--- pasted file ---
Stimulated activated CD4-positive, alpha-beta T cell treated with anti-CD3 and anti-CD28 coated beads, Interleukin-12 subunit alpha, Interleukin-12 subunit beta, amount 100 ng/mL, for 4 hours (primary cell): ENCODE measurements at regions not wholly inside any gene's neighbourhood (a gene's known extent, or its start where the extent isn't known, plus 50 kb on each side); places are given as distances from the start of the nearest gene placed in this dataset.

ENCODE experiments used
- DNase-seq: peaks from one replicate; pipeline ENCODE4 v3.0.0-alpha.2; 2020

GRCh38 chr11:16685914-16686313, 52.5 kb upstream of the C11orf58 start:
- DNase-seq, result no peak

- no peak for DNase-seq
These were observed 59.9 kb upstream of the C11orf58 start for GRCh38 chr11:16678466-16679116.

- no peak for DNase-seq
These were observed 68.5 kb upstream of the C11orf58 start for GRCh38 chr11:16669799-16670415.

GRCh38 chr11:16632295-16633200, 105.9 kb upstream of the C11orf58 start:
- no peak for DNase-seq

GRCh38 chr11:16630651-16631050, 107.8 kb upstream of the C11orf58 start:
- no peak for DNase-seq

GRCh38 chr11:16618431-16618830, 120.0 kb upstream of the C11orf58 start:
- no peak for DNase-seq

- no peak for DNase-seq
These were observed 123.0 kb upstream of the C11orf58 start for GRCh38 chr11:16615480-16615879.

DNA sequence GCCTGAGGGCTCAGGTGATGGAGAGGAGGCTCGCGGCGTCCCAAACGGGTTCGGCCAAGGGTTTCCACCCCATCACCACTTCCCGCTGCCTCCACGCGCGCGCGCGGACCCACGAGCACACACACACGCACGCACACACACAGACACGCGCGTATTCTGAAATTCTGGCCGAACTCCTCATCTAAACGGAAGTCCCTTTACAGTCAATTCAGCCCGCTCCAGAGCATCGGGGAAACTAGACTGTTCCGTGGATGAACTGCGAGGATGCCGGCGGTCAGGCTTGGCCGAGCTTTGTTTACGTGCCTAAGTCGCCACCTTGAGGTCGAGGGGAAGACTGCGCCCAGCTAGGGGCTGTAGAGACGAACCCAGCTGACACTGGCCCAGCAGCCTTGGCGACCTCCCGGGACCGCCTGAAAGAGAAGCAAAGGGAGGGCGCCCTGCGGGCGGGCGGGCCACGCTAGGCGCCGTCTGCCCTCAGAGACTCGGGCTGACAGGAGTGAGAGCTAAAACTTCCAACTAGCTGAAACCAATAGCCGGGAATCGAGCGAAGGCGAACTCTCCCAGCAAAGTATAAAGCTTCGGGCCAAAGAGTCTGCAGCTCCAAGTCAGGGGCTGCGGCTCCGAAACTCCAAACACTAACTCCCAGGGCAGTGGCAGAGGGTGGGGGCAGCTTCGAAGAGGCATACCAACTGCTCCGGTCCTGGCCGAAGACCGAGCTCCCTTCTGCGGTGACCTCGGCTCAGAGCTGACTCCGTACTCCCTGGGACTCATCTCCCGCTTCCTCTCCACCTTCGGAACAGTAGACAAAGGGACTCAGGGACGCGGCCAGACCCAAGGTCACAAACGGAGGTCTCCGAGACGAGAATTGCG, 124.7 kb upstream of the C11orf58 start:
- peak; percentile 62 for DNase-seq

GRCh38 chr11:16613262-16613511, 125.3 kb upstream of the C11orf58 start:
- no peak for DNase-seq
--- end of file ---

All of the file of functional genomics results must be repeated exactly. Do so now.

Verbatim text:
Stimulated activated CD4-positive, alpha-beta T cell treated with anti-CD3 and anti-CD28 coated beads, Interleukin-12 subunit alpha, Interleukin-12 subunit beta, amount 100 ng/mL, for 4 hours (primary cell): ENCODE measurements at regions not wholly inside any gene's neighbourhood (a gene's known extent, or its start where the extent isn't known, plus 50 kb on each side); places are given as distances from the start of the nearest gene placed in this dataset.

ENCODE experiments used
- DNase-seq: peaks from one replicate; pipeline ENCODE4 v3.0.0-alpha.2; 2020

GRCh38 chr11:16685914-16686313, 52.5 kb upstream of the C11orf58 start:
- DNase-seq, result no peak

- no peak for DNase-seq
These were observed 59.9 kb upstream of the C11orf58 start for GRCh38 chr11:16678466-16679116.

- no peak for DNase-seq
These were observed 68.5 kb upstream of the C11orf58 start for GRCh38 chr11:16669799-16670415.

GRCh38 chr11:16632295-16633200, 105.9 kb upstream of the C11orf58 start:
- no peak for DNase-seq

GRCh38 chr11:16630651-16631050, 107.8 kb upstream of the C11orf58 start:
- no peak for DNase-seq

GRCh38 chr11:16618431-16618830, 120.0 kb upstream of the C11orf58 start:
- no peak for DNase-seq

- no peak for DNase-seq
These were observed 123.0 kb upstream of the C11orf58 start for GRCh38 chr11:16615480-16615879.

DNA sequence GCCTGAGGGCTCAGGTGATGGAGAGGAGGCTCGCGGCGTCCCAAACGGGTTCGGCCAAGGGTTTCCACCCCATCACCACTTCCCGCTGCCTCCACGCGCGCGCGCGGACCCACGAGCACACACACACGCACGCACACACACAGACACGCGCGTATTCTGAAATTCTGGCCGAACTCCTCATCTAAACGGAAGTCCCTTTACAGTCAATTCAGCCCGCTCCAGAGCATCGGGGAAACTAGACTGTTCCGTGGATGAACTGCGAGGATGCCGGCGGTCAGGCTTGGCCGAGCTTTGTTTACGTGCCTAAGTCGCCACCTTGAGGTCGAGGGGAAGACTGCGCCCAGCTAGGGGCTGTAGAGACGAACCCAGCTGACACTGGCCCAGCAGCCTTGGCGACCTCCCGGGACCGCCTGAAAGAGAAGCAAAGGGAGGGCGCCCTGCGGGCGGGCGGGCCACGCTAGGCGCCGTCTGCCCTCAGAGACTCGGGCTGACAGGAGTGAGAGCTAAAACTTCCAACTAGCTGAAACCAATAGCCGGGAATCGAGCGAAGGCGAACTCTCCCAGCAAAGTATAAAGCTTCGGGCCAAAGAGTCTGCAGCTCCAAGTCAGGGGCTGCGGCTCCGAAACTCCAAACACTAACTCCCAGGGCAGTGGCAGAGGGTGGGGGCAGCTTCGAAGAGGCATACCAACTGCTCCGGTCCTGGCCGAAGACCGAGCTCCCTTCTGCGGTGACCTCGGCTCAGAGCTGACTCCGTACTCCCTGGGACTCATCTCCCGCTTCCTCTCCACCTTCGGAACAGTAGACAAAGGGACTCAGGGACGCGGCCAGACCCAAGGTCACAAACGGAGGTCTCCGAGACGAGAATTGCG, 124.7 kb upstream of the C11orf58 start:
- peak; percentile 62 for DNase-seq

GRCh38 chr11:16613262-16613511, 125.3 kb upstream of the C11orf58 start:
- no peak for DNase-seq